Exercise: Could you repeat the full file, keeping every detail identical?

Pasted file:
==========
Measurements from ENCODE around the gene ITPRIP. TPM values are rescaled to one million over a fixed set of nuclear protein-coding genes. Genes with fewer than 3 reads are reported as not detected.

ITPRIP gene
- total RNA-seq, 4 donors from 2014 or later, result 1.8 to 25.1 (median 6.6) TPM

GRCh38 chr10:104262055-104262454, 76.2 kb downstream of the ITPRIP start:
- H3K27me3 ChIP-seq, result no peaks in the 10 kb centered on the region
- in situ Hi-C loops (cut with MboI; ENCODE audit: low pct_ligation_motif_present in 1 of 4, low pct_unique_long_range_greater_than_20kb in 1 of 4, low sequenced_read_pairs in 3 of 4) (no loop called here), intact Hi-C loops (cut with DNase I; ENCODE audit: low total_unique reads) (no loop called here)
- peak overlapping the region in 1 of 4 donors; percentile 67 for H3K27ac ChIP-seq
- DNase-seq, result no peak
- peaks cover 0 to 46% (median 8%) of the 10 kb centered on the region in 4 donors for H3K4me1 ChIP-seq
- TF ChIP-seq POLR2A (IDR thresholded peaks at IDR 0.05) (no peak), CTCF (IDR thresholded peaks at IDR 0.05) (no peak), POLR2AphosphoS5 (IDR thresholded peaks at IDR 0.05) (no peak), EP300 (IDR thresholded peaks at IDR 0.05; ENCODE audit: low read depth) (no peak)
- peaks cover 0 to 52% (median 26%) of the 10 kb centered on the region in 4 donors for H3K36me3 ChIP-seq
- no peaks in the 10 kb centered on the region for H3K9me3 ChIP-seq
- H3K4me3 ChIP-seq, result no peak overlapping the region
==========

Measurements from ENCODE around the gene ITPRIP. TPM values are rescaled to one million over a fixed set of nuclear protein-coding genes. Genes with fewer than 3 reads are reported as not detected.

ITPRIP gene
- total RNA-seq, 4 donors from 2014 or later, result 1.8 to 25.1 (median 6.6) TPM

GRCh38 chr10:104262055-104262454, 76.2 kb downstream of the ITPRIP start:
- H3K27me3 ChIP-seq, result no peaks in the 10 kb centered on the region
- in situ Hi-C loops (cut with MboI; ENCODE audit: low pct_ligation_motif_present in 1 of 4, low pct_unique_long_range_greater_than_20kb in 1 of 4, low sequenced_read_pairs in 3 of 4) (no loop called here), intact Hi-C loops (cut with DNase I; ENCODE audit: low total_unique reads) (no loop called here)
- peak overlapping the region in 1 of 4 donors; percentile 67 for H3K27ac ChIP-seq
- DNase-seq, result no peak
- peaks cover 0 to 46% (median 8%) of the 10 kb centered on the region in 4 donors for H3K4me1 ChIP-seq
- TF ChIP-seq POLR2A (IDR thresholded peaks at IDR 0.05) (no peak), CTCF (IDR thresholded peaks at IDR 0.05) (no peak), POLR2AphosphoS5 (IDR thresholded peaks at IDR 0.05) (no peak), EP300 (IDR thresholded peaks at IDR 0.05; ENCODE audit: low read depth) (no peak)
- peaks cover 0 to 52% (median 26%) of the 10 kb centered on the region in 4 donors for H3K36me3 ChIP-seq
- no peaks in the 10 kb centered on the region for H3K9me3 ChIP-seq
- H3K4me3 ChIP-seq, result no peak overlapping the region